In 1955, a very sea sick Ignatios came to the New York harbor as an exchange student and completed his internship at Memorial Hospital in Albany, and his residency in medicine in Philadelphia at Hahnemann Medical College. He spent 2 miserable winters living in and taking all his meals in the hospital, not daring to go out in the unaccustomed bitter cold. During this time he sought out and found his father with the help of Greek communities on the East coast and found him just in time to save his life after a misdiagnosis left him in dire health until Ignatios came to his rescue. During his last year of residency, he was a founder of the Association of Hypertension and Cardiovascular Disease. Due to his interest and talent in both hypertension and cardiology, he was awarded a Fellowship in Cardiology and one in research, both at the University of Miami and Jackson Memorial Hospital where he spent a blissful year in the Florida heat and did an original study on blood thinners as blood clot thinning agents and was first to use enzymes to dissolve blood clots. This premier study appeared in the American Journal of Cardiology.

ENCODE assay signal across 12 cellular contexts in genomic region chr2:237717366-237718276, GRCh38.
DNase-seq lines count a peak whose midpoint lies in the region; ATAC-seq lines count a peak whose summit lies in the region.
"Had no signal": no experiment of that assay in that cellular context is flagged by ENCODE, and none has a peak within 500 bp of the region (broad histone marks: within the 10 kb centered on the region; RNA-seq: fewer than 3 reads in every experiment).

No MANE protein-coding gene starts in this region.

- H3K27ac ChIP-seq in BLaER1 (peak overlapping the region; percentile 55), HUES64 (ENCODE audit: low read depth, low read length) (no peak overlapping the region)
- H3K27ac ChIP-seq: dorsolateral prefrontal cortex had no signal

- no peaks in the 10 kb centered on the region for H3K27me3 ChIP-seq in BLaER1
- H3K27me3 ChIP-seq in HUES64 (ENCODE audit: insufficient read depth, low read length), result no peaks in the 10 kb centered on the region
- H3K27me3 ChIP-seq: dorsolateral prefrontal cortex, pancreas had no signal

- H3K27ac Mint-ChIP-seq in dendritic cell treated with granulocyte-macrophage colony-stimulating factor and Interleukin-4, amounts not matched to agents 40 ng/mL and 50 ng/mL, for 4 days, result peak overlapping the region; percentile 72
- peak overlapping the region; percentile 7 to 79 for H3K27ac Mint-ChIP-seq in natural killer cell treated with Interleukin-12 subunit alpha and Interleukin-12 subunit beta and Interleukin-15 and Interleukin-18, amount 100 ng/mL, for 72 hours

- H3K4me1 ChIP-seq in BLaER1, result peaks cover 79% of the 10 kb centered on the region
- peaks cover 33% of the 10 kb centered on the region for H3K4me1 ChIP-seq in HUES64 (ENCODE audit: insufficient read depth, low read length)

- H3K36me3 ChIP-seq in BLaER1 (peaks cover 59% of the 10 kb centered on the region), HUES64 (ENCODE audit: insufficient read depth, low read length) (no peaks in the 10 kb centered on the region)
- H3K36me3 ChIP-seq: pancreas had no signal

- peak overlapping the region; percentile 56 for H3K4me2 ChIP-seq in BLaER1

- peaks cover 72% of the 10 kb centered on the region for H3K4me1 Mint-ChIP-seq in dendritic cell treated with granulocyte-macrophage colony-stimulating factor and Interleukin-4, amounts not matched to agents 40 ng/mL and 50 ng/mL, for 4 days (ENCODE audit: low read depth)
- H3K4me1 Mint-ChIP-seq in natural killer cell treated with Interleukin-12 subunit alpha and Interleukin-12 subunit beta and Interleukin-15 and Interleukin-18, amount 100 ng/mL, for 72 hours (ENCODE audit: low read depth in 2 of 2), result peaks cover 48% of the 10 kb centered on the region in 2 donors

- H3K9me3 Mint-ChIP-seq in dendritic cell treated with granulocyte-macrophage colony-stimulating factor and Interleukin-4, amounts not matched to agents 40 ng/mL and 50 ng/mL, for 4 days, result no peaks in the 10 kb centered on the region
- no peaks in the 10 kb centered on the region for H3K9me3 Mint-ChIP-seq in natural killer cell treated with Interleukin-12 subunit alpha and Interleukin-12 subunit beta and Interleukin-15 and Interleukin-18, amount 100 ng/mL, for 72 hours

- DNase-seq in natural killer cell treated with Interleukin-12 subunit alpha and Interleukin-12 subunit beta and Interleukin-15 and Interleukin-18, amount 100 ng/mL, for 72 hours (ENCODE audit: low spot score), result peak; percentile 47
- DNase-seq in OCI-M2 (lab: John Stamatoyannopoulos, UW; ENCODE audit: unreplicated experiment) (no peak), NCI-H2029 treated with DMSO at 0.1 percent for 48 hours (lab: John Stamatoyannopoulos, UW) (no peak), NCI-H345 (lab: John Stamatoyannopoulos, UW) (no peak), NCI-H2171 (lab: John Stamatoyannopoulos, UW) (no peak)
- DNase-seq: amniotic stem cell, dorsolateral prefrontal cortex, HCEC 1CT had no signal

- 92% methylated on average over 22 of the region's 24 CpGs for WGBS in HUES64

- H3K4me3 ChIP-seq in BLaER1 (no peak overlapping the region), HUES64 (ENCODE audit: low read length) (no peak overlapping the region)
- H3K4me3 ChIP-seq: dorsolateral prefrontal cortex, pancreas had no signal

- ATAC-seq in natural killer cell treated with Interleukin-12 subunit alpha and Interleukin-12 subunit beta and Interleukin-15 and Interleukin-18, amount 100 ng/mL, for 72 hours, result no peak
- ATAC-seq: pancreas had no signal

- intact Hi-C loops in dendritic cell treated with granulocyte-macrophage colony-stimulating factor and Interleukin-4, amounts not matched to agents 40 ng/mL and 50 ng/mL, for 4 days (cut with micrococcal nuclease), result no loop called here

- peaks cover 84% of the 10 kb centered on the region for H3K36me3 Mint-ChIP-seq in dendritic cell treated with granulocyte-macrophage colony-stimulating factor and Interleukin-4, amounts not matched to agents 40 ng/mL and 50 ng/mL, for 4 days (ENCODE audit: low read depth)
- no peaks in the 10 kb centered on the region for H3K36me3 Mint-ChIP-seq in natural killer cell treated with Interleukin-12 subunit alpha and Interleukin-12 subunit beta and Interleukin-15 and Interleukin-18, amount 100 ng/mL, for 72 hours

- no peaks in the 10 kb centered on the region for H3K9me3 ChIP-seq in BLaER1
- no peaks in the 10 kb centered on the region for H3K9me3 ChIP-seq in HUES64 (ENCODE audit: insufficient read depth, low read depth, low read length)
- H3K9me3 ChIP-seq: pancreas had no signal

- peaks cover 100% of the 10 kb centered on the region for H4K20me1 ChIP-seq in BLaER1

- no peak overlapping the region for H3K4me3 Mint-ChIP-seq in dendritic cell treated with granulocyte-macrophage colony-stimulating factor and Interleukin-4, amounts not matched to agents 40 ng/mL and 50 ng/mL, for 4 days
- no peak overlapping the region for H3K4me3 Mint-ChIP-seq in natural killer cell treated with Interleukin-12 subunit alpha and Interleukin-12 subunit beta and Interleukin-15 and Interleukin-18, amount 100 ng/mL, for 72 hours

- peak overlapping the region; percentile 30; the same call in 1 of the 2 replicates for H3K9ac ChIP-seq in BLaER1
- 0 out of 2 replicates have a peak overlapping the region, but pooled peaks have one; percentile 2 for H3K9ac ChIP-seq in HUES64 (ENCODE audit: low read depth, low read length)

Poor Dr. Voudoukis' days in the warmth ended when he received a position as a Research Fellow in Cardiology and Renal Physiology at the Jewish Memorial Hospital of Montreal, Canada. A new level of cold, but things improved for him when he was invited to the wedding of a Greek acquaintance. The bride and her family were hoping to make a match for her sister, but across the table was the girls' best friend and the most beautiful woman that Ignatios had ever seen, Penny Christakos. He asked her to dance and ignored her refusals until even her friend begged her to relent. He whispered in her ear and sang her love songs and that was it. After a whirlwind and spicy romance by post as she was living in Toronto, they were married in 1962, had a brief stay in Montreal, and moved to Portland, Maine, for a position as a research associate at Maine Medical Hospital. Dr. Voudoukis was then recruited by Henry Ford Hospital in Detroit to become an attending physician on staff. While there he became a member of the Division of Hypertension doing research on the relationship of hypertension and arteriosclerosis. He developed the Ice Water test. He truly was a pioneer in the treatment of heart disease and assisted in establishing and later becoming President of the Hypertension Group of Southeastern Michigan which joined the University of Michigan and Henry Ford Hospital.